THE 'Mighty Clutha' forms the heart of one of the world’s most unique waterways. It traverses the dramatic semi-desert landscape of Central Otago, in the South Island of New Zealand, but the most spectacular river gorges, and much more, have been destroyed ... by dams. This is the unofficial story of the Clutha Mata-Au River and its stolen treasures. It is a story steeped in bitterness, shame, destruction, and sadness.

Clyde Dam Statistics

- Site chosen: 1976
- Construction: 1977-1993
- Commissioned: 1992-1993
- Type of Dam: Concrete gravity dam (largest in NZ)
- Dam Height: 102 metres
- Net Head of Water: 60 metres
- Width at Base: 70 metres
- Width at Top: 10 metres
- Length at Top: 490 metres
- Penstocks: 4 (plus 2 encased in concrete)
- Spillways: 4 with radial arm gates
- Sluices: 1 low level with radial arm gate
- Planned Capacity: 612MW
- Installed Capacity: 432MW
- Lost Capacity: 180MW (due to re-design error in 1982)
- Turbines: 4x Francis fixed-blade turbines connected to 108MW salient pole generators
- Total Concrete Poured: Approx. one million cubic metres
- Steel used in Penstocks: Approx. 1,350 tonnes
- Total Steel used: Unknown
- Weight of Dam: Approx. 3 million tonnes
- Annual Energy Generated: Averages 2,100GWh
- Reservoir Size: 26.4 square kilometres
- Reservoir Fill Time: 18 months (reached full operating level September 1993)
- Major Landslide Zones: 14 extending along the gorge from Cromwell to the dam
- Stabilisation Tunnels: 18kms of tunnels dug during gorge stabilization work
- Measuring and Monitoring Instruments: 6,500 originally installed
- Drainage Mitigation: 140 kilometres of drilling for drainage
- Landslide Buttressing: 5 million cubic metres of rock used in buttressing work
- Land Flooded: 2,300 hectares
- Operational Range of Reservoir: Between 193.5 to 194.5 metres above sea level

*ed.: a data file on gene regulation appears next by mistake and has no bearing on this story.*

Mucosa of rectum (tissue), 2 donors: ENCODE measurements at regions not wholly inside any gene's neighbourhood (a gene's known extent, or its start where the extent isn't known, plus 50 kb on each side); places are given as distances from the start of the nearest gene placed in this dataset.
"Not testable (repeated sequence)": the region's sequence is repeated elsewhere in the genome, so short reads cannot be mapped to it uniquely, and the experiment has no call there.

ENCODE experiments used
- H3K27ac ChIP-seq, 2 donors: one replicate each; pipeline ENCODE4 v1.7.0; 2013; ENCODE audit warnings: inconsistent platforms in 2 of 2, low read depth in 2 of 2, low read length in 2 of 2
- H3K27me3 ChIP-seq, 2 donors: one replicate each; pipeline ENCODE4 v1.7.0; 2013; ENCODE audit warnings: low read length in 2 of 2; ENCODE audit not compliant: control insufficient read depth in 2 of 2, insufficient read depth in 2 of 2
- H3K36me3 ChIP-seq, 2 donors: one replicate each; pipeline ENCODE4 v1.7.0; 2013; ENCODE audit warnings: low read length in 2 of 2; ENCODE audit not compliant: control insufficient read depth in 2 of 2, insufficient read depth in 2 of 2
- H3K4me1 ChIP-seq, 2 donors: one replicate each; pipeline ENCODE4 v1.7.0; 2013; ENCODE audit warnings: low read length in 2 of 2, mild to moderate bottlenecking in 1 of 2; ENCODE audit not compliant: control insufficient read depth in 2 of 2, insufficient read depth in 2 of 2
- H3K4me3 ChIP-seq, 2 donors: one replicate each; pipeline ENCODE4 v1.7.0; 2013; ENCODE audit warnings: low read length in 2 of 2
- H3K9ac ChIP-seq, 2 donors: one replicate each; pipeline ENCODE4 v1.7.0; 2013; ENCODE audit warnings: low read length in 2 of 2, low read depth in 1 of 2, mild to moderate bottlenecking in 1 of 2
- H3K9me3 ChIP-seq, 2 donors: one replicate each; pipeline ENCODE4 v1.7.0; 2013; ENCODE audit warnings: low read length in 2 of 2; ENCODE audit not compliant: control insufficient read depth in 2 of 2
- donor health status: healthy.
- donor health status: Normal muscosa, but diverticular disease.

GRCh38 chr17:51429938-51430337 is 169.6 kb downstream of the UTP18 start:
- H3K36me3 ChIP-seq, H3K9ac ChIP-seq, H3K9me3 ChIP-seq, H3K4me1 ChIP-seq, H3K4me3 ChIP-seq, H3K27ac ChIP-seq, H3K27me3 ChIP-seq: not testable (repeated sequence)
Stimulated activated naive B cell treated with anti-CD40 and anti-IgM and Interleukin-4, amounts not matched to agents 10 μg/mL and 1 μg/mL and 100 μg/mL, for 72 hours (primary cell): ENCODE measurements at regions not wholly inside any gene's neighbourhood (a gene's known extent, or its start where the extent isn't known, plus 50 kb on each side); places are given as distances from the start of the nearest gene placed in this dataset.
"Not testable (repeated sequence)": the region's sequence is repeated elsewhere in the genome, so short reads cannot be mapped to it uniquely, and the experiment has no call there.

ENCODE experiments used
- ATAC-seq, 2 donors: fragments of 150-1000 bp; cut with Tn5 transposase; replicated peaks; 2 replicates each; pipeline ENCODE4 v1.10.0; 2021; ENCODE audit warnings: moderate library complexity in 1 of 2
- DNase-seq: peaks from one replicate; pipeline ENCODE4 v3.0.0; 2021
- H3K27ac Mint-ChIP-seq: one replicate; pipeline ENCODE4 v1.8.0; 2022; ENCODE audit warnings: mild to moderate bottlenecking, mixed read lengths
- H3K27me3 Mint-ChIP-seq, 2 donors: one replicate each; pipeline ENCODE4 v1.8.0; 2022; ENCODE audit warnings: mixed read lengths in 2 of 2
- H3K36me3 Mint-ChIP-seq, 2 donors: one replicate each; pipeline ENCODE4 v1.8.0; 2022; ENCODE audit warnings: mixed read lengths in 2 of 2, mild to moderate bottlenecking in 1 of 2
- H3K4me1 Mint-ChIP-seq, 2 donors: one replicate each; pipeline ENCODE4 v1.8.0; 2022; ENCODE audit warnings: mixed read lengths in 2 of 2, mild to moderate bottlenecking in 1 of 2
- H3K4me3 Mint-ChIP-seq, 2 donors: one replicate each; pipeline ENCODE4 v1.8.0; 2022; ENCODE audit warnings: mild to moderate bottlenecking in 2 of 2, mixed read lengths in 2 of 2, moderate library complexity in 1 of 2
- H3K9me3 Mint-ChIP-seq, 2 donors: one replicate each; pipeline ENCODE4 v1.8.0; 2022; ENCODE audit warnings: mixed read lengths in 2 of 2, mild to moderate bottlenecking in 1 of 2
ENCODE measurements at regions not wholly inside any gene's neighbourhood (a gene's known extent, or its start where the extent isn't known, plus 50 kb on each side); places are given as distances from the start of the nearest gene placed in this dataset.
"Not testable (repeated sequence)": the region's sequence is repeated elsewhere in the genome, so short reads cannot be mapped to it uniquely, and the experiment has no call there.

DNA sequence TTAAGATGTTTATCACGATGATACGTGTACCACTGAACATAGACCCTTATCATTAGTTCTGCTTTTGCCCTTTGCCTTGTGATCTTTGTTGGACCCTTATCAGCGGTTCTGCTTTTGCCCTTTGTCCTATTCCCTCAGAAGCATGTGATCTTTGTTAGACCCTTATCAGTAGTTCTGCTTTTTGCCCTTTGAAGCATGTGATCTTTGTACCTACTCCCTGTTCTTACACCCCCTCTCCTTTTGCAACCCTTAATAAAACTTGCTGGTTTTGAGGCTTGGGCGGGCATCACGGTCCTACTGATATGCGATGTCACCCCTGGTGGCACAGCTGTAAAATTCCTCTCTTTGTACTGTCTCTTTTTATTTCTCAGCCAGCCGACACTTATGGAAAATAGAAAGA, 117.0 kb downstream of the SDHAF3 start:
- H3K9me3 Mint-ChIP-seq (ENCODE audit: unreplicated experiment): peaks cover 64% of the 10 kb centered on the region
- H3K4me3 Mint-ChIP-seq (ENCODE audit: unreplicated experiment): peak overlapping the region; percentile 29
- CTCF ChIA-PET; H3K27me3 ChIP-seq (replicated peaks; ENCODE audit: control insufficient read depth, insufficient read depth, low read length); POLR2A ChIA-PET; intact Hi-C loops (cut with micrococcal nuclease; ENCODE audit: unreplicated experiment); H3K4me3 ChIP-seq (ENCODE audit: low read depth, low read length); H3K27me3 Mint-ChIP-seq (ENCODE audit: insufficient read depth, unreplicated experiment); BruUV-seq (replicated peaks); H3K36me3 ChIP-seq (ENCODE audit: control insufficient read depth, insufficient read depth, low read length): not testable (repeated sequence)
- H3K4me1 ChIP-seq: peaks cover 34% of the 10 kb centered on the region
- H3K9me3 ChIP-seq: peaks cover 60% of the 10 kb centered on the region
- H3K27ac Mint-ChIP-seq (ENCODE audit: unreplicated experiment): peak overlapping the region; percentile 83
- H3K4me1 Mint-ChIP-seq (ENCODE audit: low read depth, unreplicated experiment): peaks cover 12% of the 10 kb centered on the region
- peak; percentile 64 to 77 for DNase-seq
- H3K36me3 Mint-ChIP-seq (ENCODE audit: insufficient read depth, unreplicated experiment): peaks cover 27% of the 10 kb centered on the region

- Reservoir Storage Capacity: Described as "Not much"


Stabilisation Cost: $936 million (2005 value)

TOTAL Project Cost: $1.4 to 2 Billion (exact cost is unavailable or unknown)


Operation: The reservoir does not have much storage capacity, so the Clyde dam operates mainly on a ‘run of the river’ basis, with the average flow past the dam reflecting the natural flow of the Clutha and Kawarau Rivers. The expected variation of the reservoir is about 50cms. When inflows are low, storage at Lake Hawea is drawn down to compensate. The high dam option (Scheme F) was built supposedly to maximise generation and cost-efficiency. But the low dam option (Scheme H) could also have operated on a ‘run of the river’ basis with only 2% less output, avoiding the loss of old Cromwell, Lowburn, and a massive cost overrun. The low dam (Scheme H) would also have incurred fewer landslide issues, retaining 16kms of the original 21 km highway through the Cromwell Gorge. However, both options were inherently flawed, and were not defensible when measured against the geo-technical risks, landslide mitigation costs, long-term reservoir sedimentation issues and costs - including eventual decommissioning, loss of ecosystem integrity, and heritage and human costs.


Articles

About This Site

Cromwell before the Clyde dam was set to become a tourism icon. Blessed with a dramatic location, numerous historic buildings and a spectacular bridge overlooking the famous Cromwell Gap, its potential was obvious, until ... "think big."

The Roxburgh Gorge, too, with its many amazing rapids ~ the largest whitewater in New Zealand, had vast tourism potential, offering Alexandra and Roxburgh a booming industry focused on high volume whitewater kayaking, rafting and dory adventures unlike anything else in New Zealand.

The Clutha Mata-Au, before the Roxburgh and Clyde dams, possessed many natural treasures in the form of extraordinary river features and rapids.

This website tells the story of those stolen treasures, and records the bitter fight of ordinary New Zealanders pitted against arrogant government technocrats and politicians who considered the Clutha River ripe for exploitation at any cost.

Finally, the rising waters behind the Clyde dam submerged the historic main street of old Cromwell, the Cromwell Gorge including the famous Cromwell Junction, the Lower Kawarau Gorge including Sargood's Rapid (rated the best whitewater rapid in the world), the Cromwell Gap Rapid, the Lowburn area, and numerous orchards and homes. A total of 2300 hectares of productive land disappeared.

We said "Never again ..."

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